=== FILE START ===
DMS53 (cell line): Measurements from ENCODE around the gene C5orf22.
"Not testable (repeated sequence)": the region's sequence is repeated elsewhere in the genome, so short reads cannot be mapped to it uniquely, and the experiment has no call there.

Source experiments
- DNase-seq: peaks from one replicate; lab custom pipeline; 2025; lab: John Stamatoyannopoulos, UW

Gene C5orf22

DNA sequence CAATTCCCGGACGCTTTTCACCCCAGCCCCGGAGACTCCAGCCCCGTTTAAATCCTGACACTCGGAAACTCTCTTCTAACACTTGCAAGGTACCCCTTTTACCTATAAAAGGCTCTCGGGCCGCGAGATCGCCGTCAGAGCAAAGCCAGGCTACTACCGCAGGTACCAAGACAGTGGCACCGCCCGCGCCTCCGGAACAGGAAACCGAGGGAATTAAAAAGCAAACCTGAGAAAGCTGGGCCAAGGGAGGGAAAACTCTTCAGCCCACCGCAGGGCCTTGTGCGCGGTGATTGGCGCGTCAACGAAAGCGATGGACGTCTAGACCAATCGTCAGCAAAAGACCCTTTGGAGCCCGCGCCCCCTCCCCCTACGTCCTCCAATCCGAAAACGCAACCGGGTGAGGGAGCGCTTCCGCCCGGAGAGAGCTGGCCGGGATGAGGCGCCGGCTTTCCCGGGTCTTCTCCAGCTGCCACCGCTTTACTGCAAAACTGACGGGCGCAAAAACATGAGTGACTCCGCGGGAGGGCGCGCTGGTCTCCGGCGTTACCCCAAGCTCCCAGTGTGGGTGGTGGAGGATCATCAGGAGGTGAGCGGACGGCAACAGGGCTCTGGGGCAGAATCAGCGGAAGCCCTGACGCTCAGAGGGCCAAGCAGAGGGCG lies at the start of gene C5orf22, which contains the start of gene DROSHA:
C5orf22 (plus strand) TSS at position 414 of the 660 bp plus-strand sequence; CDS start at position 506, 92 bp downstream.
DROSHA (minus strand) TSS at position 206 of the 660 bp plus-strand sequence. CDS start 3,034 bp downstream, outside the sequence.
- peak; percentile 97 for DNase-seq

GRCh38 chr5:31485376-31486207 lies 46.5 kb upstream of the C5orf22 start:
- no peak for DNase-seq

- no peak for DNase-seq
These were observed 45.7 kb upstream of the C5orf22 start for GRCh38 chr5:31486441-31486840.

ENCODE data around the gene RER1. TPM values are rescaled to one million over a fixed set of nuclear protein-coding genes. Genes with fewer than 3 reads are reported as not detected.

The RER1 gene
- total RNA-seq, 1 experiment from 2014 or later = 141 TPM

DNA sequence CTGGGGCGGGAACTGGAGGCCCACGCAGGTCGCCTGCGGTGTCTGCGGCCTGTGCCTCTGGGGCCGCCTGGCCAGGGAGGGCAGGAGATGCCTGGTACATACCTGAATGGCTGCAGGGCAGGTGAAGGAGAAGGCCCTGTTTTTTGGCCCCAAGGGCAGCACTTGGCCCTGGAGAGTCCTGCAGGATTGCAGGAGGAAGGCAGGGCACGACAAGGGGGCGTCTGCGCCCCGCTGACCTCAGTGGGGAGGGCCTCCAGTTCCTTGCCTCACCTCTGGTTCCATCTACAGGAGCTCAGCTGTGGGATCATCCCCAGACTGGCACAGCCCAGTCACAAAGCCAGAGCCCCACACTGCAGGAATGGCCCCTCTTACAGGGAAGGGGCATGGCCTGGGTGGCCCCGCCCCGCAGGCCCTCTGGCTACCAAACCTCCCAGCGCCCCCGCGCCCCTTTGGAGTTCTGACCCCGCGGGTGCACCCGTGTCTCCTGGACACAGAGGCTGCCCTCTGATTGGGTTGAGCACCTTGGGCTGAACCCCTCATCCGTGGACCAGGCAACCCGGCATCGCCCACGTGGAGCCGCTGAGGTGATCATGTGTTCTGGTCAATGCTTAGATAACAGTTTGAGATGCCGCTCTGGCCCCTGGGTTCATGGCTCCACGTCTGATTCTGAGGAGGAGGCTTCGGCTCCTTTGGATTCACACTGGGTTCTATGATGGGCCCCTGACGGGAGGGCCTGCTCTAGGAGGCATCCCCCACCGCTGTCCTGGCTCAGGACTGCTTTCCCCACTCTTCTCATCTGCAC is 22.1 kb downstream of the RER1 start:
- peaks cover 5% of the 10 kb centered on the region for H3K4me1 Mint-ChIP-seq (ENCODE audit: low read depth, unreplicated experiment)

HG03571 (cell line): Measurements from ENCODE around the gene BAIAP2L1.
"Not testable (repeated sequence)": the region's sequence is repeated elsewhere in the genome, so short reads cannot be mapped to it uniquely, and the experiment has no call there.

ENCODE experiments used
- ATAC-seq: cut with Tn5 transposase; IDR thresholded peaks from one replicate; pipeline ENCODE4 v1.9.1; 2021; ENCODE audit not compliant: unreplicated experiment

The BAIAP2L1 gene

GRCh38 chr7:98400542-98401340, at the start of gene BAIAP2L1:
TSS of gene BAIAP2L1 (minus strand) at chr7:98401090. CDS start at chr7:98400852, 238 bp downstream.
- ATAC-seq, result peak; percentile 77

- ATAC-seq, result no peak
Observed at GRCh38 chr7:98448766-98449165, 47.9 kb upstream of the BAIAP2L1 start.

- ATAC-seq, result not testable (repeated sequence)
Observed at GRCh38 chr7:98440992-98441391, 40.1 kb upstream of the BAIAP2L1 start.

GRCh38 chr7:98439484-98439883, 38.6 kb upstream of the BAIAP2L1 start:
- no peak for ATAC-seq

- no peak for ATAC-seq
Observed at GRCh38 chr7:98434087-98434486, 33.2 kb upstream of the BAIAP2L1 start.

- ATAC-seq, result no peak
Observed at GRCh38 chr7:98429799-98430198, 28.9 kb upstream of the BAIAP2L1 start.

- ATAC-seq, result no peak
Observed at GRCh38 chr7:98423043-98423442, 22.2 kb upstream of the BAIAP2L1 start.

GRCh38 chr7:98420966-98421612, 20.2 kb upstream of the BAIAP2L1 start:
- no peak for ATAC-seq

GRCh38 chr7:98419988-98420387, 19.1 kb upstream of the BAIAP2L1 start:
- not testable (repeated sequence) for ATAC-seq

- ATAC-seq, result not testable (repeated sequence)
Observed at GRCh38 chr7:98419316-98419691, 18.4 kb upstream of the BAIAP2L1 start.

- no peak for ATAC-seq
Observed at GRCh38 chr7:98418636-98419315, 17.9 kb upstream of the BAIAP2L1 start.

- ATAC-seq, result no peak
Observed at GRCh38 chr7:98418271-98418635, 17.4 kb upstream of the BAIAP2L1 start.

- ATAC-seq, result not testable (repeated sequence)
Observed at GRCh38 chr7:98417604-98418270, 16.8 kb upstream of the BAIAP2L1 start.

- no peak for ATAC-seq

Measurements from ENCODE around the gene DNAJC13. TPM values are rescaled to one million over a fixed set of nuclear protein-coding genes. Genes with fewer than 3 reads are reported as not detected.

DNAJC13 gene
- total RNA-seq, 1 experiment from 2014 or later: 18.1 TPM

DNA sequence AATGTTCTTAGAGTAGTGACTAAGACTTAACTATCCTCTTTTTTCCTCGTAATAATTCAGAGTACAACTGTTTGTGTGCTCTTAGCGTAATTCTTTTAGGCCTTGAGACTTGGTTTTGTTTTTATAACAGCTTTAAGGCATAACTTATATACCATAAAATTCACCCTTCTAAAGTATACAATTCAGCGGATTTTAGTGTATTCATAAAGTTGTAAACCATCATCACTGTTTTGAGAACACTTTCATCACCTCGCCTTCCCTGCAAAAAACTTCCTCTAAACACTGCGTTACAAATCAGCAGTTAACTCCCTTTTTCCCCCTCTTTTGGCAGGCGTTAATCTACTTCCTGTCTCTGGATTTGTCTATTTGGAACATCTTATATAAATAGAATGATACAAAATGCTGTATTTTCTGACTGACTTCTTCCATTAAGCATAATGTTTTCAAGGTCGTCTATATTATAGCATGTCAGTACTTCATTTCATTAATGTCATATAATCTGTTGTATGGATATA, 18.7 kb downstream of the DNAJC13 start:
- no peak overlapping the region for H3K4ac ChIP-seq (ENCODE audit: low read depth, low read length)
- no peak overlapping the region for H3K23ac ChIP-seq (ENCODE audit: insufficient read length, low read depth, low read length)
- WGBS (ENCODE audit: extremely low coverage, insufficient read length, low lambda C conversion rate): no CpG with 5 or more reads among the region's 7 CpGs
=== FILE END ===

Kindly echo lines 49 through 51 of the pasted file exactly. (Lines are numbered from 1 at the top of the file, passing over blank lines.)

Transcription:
- ATAC-seq, result not testable (repeated sequence)
Observed at GRCh38 chr7:98417604-98418270, 16.8 kb upstream of the BAIAP2L1 start.

- no peak for ATAC-seq